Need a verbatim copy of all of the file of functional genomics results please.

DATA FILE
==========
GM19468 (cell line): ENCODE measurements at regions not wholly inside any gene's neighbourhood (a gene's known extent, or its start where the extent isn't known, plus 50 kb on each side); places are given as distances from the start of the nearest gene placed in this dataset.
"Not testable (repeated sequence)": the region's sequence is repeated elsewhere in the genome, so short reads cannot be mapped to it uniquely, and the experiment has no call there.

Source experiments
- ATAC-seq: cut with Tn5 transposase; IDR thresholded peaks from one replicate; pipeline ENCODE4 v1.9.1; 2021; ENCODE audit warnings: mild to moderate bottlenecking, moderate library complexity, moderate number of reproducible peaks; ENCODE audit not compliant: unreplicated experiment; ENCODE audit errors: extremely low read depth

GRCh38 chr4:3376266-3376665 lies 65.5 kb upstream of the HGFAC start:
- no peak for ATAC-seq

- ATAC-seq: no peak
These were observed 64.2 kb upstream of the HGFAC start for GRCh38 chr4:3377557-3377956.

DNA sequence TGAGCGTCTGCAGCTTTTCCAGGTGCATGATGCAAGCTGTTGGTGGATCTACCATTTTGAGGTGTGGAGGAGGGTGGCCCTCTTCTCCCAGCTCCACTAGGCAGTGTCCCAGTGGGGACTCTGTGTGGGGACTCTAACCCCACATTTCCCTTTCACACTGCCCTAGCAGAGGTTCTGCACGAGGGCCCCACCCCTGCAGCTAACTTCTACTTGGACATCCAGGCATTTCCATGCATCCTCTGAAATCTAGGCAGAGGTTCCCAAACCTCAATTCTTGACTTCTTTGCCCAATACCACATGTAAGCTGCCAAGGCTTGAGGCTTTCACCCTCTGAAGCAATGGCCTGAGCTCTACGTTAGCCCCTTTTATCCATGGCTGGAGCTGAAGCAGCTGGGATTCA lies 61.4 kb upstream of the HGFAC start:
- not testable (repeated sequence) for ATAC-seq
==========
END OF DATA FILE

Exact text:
GM19468 (cell line): ENCODE measurements at regions not wholly inside any gene's neighbourhood (a gene's known extent, or its start where the extent isn't known, plus 50 kb on each side); places are given as distances from the start of the nearest gene placed in this dataset.
"Not testable (repeated sequence)": the region's sequence is repeated elsewhere in the genome, so short reads cannot be mapped to it uniquely, and the experiment has no call there.

Source experiments
- ATAC-seq: cut with Tn5 transposase; IDR thresholded peaks from one replicate; pipeline ENCODE4 v1.9.1; 2021; ENCODE audit warnings: mild to moderate bottlenecking, moderate library complexity, moderate number of reproducible peaks; ENCODE audit not compliant: unreplicated experiment; ENCODE audit errors: extremely low read depth

GRCh38 chr4:3376266-3376665 lies 65.5 kb upstream of the HGFAC start:
- no peak for ATAC-seq

- ATAC-seq: no peak
These were observed 64.2 kb upstream of the HGFAC start for GRCh38 chr4:3377557-3377956.

DNA sequence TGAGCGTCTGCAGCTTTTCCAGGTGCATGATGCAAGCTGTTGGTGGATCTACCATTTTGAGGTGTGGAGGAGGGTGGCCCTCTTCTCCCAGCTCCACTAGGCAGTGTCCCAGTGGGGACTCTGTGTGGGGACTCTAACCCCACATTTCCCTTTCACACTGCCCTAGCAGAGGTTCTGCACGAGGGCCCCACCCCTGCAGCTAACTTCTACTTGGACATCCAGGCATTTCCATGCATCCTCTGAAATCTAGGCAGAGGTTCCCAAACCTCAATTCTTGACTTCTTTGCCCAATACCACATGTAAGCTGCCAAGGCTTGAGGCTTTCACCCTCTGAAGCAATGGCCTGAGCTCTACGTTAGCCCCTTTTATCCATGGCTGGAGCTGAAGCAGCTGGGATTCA lies 61.4 kb upstream of the HGFAC start:
- not testable (repeated sequence) for ATAC-seq